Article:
Lebanon burns toxic fuel to avoid total blackout

Plumes of thick black smoke billowed from the old Zouk power plant in Lebanon this week, stoking Lebanese concerns as experts warned that the shoddy fuel authorities were using to power the plant was a danger to health and the environment.

The Ministry of Energy and Water has not commented on the danger the smoke poses to residents. But experts said the air pollution caused by burning substandard fuel in an aging plant could have serious health and environmental consequences.

“This black smoke contains carcinogenic heavy metals, which pose a long-term public health hazard,” said opposition MK Najat Saliba, a professor of chemistry at the American University of Beirut in Lebanon.

With dwindling central bank dollar reserves, cash-strapped Lebanon is struggling to secure fuel imports for its power plants. In the midst of an unprecedented economic crisis, the country is facing severe electricity shortages, with the Lebanese public company Electricité du Liban (EDL) barely able to supply a few hours of electricity a day.

For the past year, the country has relied exclusively on Iraq to operate its power plants, as part of a barter agreement.

But shipments have been delayed and Prime Minister Nagib Mikati and Energy Minister Walid Fayad on Friday approved the operation of the old Zouk and Jiyyeh power plants with 40,000 tons of poor quality fuel that had been stored for months.

This amount will be enough to supply vital state institutions, including Beirut’s port, airport and water stations, with a few hours of electricity for about a month.

As viral images of the thick smog sparked outrage on social media, the Department of Energy and Water and EDL said in a statement on Wednesday they were ‘sorry’ for any environmental damage caused by smoke and any damage to people living near the plant, saying the move was an “exceptional decision” to avoid “total darkness”.

“The ‘trash can’ of fuel”

Middle East Power (MEP), the private company operating two new power plants, initially refused to use the cargo, which arrived last January.

“Lab analysis showed that the fuel was not in line with the new power plants,” MEP operations director Yahiya Mawloud said. The Nationaladding that it could have “damaged the engines, so we stored it in our tanks”.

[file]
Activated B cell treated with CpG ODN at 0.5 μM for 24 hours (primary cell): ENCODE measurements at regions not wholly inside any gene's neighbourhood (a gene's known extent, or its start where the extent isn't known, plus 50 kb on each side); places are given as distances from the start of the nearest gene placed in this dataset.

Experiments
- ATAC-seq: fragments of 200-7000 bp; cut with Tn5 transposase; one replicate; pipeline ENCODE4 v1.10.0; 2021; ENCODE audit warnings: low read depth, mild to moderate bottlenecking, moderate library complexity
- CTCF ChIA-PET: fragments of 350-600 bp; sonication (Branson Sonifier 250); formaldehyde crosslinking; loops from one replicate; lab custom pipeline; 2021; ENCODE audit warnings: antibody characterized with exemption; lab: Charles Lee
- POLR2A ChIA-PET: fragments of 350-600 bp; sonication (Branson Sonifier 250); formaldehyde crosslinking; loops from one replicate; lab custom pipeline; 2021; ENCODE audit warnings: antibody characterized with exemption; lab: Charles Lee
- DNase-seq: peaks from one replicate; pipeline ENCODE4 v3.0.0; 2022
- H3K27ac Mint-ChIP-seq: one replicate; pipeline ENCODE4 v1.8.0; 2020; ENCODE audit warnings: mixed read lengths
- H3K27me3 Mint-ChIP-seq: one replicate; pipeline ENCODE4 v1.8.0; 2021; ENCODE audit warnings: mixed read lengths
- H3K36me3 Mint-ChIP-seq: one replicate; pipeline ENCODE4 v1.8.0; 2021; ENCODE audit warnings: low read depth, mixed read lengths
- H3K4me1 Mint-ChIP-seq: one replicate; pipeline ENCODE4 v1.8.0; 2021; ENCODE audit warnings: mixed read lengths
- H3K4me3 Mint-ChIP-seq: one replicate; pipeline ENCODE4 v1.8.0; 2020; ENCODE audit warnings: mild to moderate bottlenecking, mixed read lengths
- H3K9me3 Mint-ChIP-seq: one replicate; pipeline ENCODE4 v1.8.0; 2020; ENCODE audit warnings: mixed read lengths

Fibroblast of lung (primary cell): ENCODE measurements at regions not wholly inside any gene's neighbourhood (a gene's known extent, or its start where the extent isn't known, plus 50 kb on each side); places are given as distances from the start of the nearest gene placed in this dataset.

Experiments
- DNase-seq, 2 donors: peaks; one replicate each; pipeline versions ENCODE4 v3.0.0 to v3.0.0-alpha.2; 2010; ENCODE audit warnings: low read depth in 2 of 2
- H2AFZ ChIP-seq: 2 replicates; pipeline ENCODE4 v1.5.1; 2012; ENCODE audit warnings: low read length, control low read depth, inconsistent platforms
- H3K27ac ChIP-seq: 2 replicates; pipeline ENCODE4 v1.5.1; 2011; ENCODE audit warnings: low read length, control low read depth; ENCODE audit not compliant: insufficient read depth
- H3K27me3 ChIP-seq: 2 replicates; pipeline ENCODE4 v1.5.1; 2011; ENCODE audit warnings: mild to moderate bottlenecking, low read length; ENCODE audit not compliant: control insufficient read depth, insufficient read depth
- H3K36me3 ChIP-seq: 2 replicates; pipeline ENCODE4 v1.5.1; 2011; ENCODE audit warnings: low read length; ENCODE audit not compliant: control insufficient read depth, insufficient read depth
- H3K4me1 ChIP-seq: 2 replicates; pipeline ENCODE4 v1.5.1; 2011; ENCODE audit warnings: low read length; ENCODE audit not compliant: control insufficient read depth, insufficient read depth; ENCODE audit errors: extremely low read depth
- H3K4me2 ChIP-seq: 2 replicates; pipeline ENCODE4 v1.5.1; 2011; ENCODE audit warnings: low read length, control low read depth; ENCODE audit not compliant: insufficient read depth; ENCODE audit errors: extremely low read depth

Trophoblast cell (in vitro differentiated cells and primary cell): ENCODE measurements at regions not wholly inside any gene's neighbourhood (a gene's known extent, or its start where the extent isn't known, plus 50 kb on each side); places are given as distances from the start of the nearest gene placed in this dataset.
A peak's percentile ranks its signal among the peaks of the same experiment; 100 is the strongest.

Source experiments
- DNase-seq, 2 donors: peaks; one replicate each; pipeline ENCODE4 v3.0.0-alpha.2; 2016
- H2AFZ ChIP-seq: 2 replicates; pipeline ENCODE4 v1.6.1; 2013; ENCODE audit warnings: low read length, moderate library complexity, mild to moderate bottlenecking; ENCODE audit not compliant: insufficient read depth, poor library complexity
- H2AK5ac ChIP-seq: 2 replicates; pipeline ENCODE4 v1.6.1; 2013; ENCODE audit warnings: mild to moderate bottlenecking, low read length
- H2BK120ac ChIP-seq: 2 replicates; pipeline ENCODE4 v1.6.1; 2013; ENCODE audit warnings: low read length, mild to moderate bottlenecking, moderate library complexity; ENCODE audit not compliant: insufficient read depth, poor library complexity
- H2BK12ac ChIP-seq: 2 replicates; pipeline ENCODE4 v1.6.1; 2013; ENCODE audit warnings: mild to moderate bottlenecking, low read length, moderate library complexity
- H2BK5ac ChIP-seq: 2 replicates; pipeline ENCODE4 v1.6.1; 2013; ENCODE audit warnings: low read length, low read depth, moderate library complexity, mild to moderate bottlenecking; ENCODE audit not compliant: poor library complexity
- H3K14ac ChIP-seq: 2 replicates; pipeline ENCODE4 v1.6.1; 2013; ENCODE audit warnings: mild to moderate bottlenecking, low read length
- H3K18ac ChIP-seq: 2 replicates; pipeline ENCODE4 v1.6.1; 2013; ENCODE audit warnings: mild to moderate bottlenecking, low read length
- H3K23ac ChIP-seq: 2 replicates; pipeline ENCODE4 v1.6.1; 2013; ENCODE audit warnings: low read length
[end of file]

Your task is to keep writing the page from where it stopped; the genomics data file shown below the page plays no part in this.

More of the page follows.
But EDL decided to use the fuel for the two oldest plants, which the state-owned company operates alongside the new ones. “EDL has to perform its own test to assess fuel compliance as older factories have a different fuel handling system,” Mawloud said.

EDL dismissed any issues with the fuel and said in a statement that it was within power plant specifications.

“I think it was a mistake to use the fuel; there is a reason why we rejected it,” Mr. Mawloud said.

Much of Lebanon’s aging electricity grid still relies on low-quality, heavy fuel oil for power generation. Investment in more efficient and cleaner production methods has never been made, in a sector crippled by corruption and years of mismanagement.

“This type of fuel should not be burned near residential areas such as Zouk. It constitutes major health and environmental risks for the population,” said Ms. Saliba. “It’s ‘trash’ fuel, and no one wants it,” she added.

The two former factories released hazardous air pollutants for decades. “Our research measured 10 times more of certain carcinogenic pollutants in the Zouk region than in the capital,” Ms Saliba said.

Obsolete plants

EDL said the black smoke was a “technical” issue caused by “grid instability” after the plant’s engines restarted.

But experts pointed to a series of shortcomings. “It seems the proper protocol was not followed, such as cleaning the turbines to get rid of toxic particles – or preheating the fuel before sending it to the burners to make it less viscous,” said the transition expert. energy Charbel Moussa.

“This reaction was expected: imagine starting a very old car after a long period with inappropriate fuel. The Zouk and Jiyyeh plants are operating beyond their expected lifetime and they should have been decommissioned years ago,” he added.

Pollution from the Zouk factory has long been a reality for locals. “As far back as I can remember, I’ve seen dark clouds rise from the factory every now and then,” said Anthony, a 30-year-old entrepreneur who grew up in the neighborhood.

“We feel helpless, and it’s not like we’re somehow compensated. We get as little electricity as everyone else,” Anthony said.

Updated: September 12, 2022, 03:17